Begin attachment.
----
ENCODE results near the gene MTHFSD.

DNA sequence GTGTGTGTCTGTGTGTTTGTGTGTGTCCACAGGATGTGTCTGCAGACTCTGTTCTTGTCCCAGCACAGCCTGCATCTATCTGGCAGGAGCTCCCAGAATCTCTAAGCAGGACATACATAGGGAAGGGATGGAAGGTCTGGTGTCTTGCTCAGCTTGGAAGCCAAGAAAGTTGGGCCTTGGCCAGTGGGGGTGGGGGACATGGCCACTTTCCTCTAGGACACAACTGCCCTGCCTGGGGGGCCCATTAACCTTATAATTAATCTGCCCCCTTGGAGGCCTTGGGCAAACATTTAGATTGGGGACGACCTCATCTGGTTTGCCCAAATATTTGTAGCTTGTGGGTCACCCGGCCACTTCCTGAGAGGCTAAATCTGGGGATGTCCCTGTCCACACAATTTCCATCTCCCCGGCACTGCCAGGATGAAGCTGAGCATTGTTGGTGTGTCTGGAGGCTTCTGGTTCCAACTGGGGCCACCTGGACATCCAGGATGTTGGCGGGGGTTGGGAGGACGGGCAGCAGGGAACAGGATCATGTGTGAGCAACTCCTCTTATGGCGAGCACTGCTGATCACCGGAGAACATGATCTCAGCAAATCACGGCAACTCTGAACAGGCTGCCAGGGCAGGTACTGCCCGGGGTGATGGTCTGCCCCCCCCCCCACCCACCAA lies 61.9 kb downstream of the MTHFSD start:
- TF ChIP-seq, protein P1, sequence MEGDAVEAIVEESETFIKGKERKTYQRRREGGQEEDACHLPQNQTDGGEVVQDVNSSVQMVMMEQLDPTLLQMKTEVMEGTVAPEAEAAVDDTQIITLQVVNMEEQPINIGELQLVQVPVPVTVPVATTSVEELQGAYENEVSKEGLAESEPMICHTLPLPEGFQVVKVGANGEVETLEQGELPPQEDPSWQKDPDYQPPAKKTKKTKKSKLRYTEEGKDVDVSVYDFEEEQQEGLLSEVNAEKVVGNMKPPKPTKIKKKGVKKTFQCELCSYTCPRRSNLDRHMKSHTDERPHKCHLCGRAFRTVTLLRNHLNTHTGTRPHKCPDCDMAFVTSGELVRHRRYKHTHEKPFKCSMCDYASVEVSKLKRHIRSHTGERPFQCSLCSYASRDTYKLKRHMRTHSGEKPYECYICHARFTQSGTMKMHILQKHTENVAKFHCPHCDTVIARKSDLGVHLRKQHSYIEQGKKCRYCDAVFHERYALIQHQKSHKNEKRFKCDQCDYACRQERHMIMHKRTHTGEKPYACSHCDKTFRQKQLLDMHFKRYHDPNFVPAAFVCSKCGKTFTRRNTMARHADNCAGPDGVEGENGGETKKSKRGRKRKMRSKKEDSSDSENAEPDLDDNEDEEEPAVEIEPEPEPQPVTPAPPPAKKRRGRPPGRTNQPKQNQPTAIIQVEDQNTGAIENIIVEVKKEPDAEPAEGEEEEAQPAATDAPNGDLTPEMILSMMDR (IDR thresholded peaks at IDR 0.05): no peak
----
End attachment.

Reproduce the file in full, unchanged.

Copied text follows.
ENCODE results near the gene MTHFSD.

DNA sequence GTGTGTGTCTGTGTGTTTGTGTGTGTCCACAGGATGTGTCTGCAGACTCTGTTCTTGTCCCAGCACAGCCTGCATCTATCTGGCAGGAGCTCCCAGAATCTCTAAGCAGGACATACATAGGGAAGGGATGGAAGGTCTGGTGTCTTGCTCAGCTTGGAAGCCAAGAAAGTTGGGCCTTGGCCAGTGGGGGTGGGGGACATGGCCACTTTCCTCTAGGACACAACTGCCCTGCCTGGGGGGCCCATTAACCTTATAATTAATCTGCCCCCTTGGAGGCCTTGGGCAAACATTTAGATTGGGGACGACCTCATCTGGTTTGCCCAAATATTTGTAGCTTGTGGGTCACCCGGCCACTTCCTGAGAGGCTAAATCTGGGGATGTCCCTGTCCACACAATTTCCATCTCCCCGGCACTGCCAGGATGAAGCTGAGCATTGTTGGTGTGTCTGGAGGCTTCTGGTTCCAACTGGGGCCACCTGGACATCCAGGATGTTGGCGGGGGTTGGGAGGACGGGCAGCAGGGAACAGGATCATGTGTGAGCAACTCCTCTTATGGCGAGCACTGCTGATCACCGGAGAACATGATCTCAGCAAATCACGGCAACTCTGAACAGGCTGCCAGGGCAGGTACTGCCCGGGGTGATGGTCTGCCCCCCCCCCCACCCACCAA lies 61.9 kb downstream of the MTHFSD start:
- TF ChIP-seq, protein P1, sequence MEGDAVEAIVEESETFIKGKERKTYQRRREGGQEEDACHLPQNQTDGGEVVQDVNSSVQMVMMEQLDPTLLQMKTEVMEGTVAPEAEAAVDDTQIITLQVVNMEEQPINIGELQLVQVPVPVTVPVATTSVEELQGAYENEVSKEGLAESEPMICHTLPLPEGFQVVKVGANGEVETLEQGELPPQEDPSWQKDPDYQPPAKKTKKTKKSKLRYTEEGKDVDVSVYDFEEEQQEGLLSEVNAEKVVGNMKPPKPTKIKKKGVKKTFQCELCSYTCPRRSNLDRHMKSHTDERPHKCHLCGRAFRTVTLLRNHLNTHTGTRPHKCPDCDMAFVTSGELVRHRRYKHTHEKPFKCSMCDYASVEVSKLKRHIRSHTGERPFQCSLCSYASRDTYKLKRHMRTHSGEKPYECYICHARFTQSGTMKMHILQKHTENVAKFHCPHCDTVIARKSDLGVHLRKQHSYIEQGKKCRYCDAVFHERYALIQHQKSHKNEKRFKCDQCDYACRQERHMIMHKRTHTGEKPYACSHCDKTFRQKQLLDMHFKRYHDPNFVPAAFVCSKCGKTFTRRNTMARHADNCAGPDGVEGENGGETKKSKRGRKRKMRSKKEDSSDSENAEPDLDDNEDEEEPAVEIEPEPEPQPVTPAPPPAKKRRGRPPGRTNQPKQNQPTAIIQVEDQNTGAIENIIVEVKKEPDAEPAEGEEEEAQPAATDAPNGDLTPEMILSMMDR (IDR thresholded peaks at IDR 0.05): no peak